When it’s gone, it’s gone. Sort of.

The actual process for deleting your Facebook profile is a little more involved than simply pushing a button. It’s not as prominent in the menus, for example; you have to click through a number of options before you hit the point of no return. Even then, it’s not quite the point of no return. You still have 30 days to change your mind before your account is no longer recoverable.

Log in within those 30 days and you can cancel the deletion. But even after the account is gone it can take up to 90 days to remove your data from Facebook’s servers, and there may still be some of that data linked to other Facebook accounts or used by third party services that is still floating around the internet. It’s just no longer specifically linked to you.

It’s not just about Facebook

Facebook owns a few other companies, so if you determined to remove the company from your life, you may need to look at what other apps you are using. WhatsApp and Instagram are also owned by the social media platform, as is virtual reality platform Oculus.

That is just the big names though; Facebook also owns Giphy and Crowdtangle, among others.

If you are sure that you want to delete Facebook, here are a few things to check off your list.

Download a copy of your data

You may want to ditch Facebook, but that doesn’t mean you have to lose everything you’ve ever done on its platform. Photos, posts, events you replied to, messages sent and received through Messenger; they can all be downloaded and taken with you.

To download a a copy of your data, got to Settings and Privacy, then click Settings and go to Privacy. In the left column, click Your Facebook information.Go to Download Profile Information, and click View. You can choose what data you want to access, and more importantly, what you don’t.

Depending on the size of your profile, it can take some time for Facebook to compile the file, so don’t expect it to be available instantly – mine took an hour to arrive. Once the file file is available, you’ll get a notification that it is there and it will appear under the Available Copies tab in that section, and it will remain there for a few days.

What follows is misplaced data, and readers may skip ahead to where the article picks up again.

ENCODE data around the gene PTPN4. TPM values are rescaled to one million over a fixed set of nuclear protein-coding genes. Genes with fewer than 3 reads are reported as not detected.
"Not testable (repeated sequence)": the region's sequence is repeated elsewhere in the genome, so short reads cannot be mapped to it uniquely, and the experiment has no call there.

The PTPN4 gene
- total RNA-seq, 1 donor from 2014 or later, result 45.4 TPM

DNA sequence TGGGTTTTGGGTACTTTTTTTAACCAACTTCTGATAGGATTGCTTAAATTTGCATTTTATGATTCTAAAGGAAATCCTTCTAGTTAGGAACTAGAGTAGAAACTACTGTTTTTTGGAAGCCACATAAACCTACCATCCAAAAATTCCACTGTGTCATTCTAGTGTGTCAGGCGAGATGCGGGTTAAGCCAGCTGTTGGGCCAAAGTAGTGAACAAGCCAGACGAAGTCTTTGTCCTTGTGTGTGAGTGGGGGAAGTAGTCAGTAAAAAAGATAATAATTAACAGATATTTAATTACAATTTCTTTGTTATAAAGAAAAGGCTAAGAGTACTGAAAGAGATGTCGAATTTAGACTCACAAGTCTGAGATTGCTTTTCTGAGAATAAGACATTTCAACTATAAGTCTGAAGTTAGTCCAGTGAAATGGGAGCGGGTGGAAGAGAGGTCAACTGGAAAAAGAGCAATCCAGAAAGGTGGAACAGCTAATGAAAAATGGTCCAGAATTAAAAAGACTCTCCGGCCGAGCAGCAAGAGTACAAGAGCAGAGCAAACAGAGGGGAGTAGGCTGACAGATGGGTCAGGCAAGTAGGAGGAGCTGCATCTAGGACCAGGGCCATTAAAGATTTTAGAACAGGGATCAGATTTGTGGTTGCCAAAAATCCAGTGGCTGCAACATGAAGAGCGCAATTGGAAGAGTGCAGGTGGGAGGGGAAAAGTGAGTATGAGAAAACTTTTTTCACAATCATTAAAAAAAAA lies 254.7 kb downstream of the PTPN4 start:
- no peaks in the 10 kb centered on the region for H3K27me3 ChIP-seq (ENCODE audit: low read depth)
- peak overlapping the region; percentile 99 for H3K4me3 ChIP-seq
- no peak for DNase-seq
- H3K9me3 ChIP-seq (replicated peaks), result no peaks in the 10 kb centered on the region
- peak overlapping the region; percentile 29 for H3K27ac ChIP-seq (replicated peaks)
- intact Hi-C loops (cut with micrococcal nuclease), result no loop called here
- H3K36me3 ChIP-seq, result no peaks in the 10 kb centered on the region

You can also use Facebook Information menu to transfer your photos and videos to another service, and to get rid of any other web activity linked to your Facebook account.

Check what is connected

As already mentioned, you may have used Facebook to access other services, and once your account is gone, it may cause issues logging in.

To see what is connected to your Facebook account, got to Settings>Security and Login and then scroll down to Apps and Websites. You can see all the apps and sites that you are currently logged in with using Facebook, so there will be no nasty surprises if you decide to delete your account.

It’s also a handy tool to allow you to revoke access to different websites and apps.

Once you have a list of accounts and services that need to be changed, you’ll need to change the log in for each of the accounts you want to keep. The process and options will differ for each service, but once you have tested the new sign in details are active, you can go back to the Apps and Websites page and remove each of them from your Facebook account, thereby truly breaking the link.

Make sure you have important contact details

Not everyone gives Facebook a mobile number or allows their email address to be publicly accessible, so deleting your Facebook profile may mean you lose the means to contact some of your friends and family.

Although you can continue using Messenger if you deactivate your account, the same ability is not extended to those who choose to delete their accounts completely. If you delete your Facebook account, Messenger will also be deleted, including your messages.

It goes without saying that if you manage any pages on Facebook for local businesses or clubs from your personal account, you should transfer admin rights to another account before deleting it.

Once you have all that sorted, you are ready to delete your Facebook profile. Go to Settings, select Privacy and click on Your Facebook Information. Scroll to the bottom of that list and you’ll see an option to delete your profile information. Select that, and follow the instructions to remove your profile.

And that is that. Walk away, don’t log back in and enjoy your Facebook-free life.